01:830:311 Study Guide - Final Guide: Applied Behavior Analysis, Asteroid Family, Matching Law

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accidental reinforcement An instance in which the delivery of a reinforcer happens to coincide with a particular
response, even though that response was not responsible for the reinforcer presentation. Also called adventitious
reinforcement.
adventitious reinforcement Same as accidental reinforcement.appetitive stimulus A pleasant or satisfying
stimulus that can be used to positively re-
inforce an instrumental response.
aversive stimulus An unpleasant or annoying stimulus than can be used to punish an instrumental response.
avoidance An instrumental conditioning procedure in which the instrumental re- sponse prevents the delivery of
an aversive stimulus.
belongingness The theoretical idea, originally proposed by Thorndike, that an organ- ism’s evolutionary history
makes certain responses fit or belong with certain rein- forcers. Belongingness facilitates learning.
conditioned reinforcer A stimulus that becomes an effective reinforcer because of its association with a primary
or unconditioned reinforcer. Also called secondary reinforcer.
contiguity The occurrence of two events, such as a response and a reinforcer, very close together in time. Also
called temporal contiguity.
differential reinforcement of other behavior (DRO) An instrumental conditioning procedure in which a positive
reinforcer is periodically delivered only if the partic- ipant does something other than the target response.
discrete-trial procedure A method of instrumental conditioning in which the partici- pant can perform the
instrumental response only during specified periods, usually determined either by placement of the participant
in an experimental chamber, or by the presentation of a stimulus.
escape An instrumental conditioning procedure in which the instrumental response terminates an aversive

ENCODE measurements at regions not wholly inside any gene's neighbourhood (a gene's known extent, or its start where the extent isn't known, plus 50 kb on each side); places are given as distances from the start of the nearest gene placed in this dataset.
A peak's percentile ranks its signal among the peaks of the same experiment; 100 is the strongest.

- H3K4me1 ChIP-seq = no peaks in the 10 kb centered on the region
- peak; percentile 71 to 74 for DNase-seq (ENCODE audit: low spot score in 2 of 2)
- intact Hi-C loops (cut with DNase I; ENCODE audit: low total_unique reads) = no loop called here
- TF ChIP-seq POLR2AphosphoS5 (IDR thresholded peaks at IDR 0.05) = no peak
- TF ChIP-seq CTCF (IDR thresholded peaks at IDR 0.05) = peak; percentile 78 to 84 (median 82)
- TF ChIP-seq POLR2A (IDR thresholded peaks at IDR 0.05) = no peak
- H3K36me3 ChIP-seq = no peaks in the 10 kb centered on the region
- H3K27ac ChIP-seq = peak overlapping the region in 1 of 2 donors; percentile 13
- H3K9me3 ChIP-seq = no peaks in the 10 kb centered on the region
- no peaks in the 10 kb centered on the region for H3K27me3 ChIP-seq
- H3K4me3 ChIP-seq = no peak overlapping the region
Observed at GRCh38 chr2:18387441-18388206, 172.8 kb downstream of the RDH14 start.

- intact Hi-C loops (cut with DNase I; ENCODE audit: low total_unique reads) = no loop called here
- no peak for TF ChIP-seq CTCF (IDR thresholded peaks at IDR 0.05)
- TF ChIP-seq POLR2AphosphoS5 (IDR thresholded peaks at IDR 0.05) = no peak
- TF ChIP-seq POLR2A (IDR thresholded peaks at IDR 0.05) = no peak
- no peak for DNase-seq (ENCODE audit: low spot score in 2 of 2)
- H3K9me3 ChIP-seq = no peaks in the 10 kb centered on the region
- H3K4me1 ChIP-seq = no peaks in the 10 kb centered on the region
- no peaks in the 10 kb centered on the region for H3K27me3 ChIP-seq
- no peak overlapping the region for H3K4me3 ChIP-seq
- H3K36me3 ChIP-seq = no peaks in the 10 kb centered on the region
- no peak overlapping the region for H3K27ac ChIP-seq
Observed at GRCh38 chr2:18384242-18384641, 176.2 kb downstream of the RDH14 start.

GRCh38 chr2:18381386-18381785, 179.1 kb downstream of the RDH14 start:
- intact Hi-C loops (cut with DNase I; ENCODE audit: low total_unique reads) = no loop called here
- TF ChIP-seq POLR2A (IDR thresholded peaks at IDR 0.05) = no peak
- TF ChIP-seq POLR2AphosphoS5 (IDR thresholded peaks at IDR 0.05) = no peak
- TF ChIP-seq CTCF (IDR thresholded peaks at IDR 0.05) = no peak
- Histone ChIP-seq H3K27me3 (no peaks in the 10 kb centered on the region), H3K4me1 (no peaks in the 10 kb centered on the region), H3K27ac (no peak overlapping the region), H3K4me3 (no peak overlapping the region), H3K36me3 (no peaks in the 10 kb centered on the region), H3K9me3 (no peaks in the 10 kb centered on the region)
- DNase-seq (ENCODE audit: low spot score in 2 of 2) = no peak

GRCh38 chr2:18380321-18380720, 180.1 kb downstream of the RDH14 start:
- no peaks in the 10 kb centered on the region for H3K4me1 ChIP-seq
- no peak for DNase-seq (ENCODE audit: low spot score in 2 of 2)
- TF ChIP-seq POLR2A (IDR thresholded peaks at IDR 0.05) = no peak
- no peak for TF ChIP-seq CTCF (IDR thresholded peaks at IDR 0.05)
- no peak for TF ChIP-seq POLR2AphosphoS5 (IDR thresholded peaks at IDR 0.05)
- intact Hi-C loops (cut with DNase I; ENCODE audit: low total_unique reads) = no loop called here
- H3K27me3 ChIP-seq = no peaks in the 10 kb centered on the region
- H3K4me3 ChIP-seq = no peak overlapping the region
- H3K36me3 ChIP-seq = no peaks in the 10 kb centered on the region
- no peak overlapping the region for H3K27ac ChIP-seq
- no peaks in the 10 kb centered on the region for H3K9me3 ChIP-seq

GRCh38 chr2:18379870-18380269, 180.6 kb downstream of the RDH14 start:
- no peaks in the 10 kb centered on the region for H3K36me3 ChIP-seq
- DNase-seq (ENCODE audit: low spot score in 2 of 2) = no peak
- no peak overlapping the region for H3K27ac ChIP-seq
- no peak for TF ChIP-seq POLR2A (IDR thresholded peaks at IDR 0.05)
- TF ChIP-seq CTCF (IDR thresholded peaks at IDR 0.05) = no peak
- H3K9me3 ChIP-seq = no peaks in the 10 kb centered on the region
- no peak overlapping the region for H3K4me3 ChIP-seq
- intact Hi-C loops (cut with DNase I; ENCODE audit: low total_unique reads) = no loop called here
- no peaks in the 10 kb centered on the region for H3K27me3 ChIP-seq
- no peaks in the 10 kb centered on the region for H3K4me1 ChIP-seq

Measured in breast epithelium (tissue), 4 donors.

stimulus. (See also negative reinforcement.)
free-operant procedure A method of instrumental conditioning that permits repeated performance of the
instrumental response without intervention by the experimenter. (Compare with discrete-trial procedure.)
instinctive drift A gradual drift of instrumental behavior away from the responses re- quired for reinforcement
to species-typical, or instinctive, responses related to the reinforcer and to other stimuli in the experimental
situation.
instrumental behavior An activity that occurs because it is effective in producing a particular consequence or
reinforcer.
interim response A response that increases in frequency after the delivery of a peri- odic reinforcer, and then
declines as time for the next reinforcer approaches.
latency The time between the start of a trial (or the start of a stimulus) and the in- strumental response.
law of effect A rule for instrumental behavior, proposed by Thorndike, which states that if a response in the
presence of a stimulus is followed by a satisfying event, the association between the stimulus and the response
will be strengthened; if the response is followed by an annoying event, the association will be weakened.
learned-helplessness effect Interference with the learning of new instrumental responses as a result of exposure
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to inescapable and unavoidable aversive stimulation.